Author: Kevin Reed
B.S. Chemical Engineering from New Mexico Tech. Current ChemE PhD student at UT Austin, focusing on synthetic biology and metabolic engineering. Aside from music, science education is one of my greatest passions and I hope to share fascinating topics with the world through platforms like Chembites.

Printing Carbon Nanotube Patterns Using Electron Beams

Carbon nanotubes have material properties straight out of a science fiction novel. Yet, it is still difficult to assemble carbon nanotubes into organized structures where the science fiction-like properties can really shine. Discover what researchers are doing to solve this problem!

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Set phasers to stun: Accelerating chemical reactions with precise IR laser pulses

Heating a chemical reaction to accelerate the reaction rate is like setting phasers to kill, it may get the job done but it’s certainly not the most elegant or effective method. What if you could provide just enough energy to break the appropriate bonds and control exact product outcomes without wasting energy?

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Patterning World Flags and More with DNA

Using similar principles to those that guide embryos in early development to form different organs and tissues, this research could lead to artificial objects that are capable of patterning themselves into many different complex structures.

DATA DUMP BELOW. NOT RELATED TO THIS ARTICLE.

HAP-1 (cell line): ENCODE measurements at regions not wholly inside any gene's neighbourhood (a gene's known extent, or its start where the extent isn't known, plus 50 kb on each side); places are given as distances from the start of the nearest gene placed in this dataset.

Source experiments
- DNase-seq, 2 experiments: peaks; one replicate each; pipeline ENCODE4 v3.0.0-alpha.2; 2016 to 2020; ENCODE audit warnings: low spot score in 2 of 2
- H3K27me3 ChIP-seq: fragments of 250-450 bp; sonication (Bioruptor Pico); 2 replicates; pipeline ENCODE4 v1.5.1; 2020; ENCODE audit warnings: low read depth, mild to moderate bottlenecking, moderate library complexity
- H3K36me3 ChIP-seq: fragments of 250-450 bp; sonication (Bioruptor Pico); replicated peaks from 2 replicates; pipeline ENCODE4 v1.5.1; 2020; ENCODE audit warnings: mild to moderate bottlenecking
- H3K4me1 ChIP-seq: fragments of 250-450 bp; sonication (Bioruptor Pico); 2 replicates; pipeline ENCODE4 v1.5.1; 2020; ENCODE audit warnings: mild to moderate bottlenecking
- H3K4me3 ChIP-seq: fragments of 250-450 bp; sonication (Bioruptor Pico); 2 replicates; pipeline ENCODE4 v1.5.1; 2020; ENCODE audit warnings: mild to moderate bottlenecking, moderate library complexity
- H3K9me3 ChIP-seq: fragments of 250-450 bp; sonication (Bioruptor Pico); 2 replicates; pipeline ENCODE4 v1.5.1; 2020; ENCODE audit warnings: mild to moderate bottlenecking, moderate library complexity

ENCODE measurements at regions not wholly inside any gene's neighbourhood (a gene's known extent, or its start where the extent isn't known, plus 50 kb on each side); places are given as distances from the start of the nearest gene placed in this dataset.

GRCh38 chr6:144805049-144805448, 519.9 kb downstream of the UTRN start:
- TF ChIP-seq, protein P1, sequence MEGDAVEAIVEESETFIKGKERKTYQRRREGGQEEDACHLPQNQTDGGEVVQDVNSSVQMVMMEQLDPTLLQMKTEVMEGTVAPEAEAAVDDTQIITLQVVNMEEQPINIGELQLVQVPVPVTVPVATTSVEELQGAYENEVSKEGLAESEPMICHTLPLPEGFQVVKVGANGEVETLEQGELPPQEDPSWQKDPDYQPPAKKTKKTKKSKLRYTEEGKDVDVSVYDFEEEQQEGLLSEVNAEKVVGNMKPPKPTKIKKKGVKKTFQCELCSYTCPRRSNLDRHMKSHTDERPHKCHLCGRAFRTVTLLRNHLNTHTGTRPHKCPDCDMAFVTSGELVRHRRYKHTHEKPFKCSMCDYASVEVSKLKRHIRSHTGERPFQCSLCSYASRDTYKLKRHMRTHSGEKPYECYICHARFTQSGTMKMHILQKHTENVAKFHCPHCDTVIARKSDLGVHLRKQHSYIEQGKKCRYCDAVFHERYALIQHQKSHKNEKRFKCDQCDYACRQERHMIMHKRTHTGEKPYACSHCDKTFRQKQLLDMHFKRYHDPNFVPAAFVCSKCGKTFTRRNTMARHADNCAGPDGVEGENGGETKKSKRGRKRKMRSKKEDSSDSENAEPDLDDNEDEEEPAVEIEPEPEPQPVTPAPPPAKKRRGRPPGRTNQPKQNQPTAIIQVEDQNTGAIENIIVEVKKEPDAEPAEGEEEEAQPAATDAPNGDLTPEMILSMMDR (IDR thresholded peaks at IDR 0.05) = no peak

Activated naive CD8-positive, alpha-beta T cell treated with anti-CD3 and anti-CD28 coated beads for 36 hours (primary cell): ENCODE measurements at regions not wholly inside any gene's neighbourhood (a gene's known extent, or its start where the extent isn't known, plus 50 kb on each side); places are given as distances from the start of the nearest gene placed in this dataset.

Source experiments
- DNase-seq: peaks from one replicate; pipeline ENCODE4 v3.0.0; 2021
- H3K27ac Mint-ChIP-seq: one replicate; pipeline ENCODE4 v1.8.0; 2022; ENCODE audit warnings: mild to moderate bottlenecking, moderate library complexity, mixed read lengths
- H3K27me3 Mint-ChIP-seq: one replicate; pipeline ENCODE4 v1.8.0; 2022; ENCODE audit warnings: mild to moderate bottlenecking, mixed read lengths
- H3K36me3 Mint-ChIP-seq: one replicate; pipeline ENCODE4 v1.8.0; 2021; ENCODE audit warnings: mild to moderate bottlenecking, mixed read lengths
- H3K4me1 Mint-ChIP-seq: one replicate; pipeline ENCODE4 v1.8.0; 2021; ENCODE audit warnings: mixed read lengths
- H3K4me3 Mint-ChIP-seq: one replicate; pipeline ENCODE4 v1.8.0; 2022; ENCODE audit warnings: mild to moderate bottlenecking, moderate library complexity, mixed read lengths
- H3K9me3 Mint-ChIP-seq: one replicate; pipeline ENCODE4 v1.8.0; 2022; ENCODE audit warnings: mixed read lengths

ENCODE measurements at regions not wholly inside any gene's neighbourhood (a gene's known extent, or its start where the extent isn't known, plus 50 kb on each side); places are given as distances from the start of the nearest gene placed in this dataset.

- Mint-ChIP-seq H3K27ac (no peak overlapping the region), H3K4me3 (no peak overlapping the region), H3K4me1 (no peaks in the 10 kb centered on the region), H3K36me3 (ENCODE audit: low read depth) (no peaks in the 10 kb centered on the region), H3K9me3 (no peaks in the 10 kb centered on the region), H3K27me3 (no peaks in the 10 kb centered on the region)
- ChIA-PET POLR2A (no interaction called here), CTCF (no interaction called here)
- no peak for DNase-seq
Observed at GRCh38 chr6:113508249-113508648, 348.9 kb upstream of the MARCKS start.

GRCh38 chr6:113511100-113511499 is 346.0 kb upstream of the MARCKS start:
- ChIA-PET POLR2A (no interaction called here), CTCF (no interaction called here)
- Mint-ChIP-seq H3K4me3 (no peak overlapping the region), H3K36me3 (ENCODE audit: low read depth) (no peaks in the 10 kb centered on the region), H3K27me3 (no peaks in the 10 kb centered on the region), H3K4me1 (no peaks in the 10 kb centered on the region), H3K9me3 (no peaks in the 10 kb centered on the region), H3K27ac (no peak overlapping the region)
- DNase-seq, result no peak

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A Simple Approach for Developing Inexpensive and Sustainable Metal Catalysts

In order to keep catalyst-based industries sustainable and profitable, new catalysts need to be developed that utilize inexpensive, earth-abundant materials. The authors here present a novel method for easily forming stable earth-abundant metal catalysts, which are inexpensive and sustainable alternatives to precious-metal catalysts.

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Using Biology to Harness the Power of Fluorine Chemistry

What comes to mind when you think of fluorine? The sodium fluoride in toothpaste and mouthwash is the typical, everyday example that most people think of, but fluorine plays a large role in many other compounds. Pure fluorine is a highly reactive and poisonous gas, while fluorinated compounds are incredibly stable, fairly nontoxic, and used in many real-life applications.

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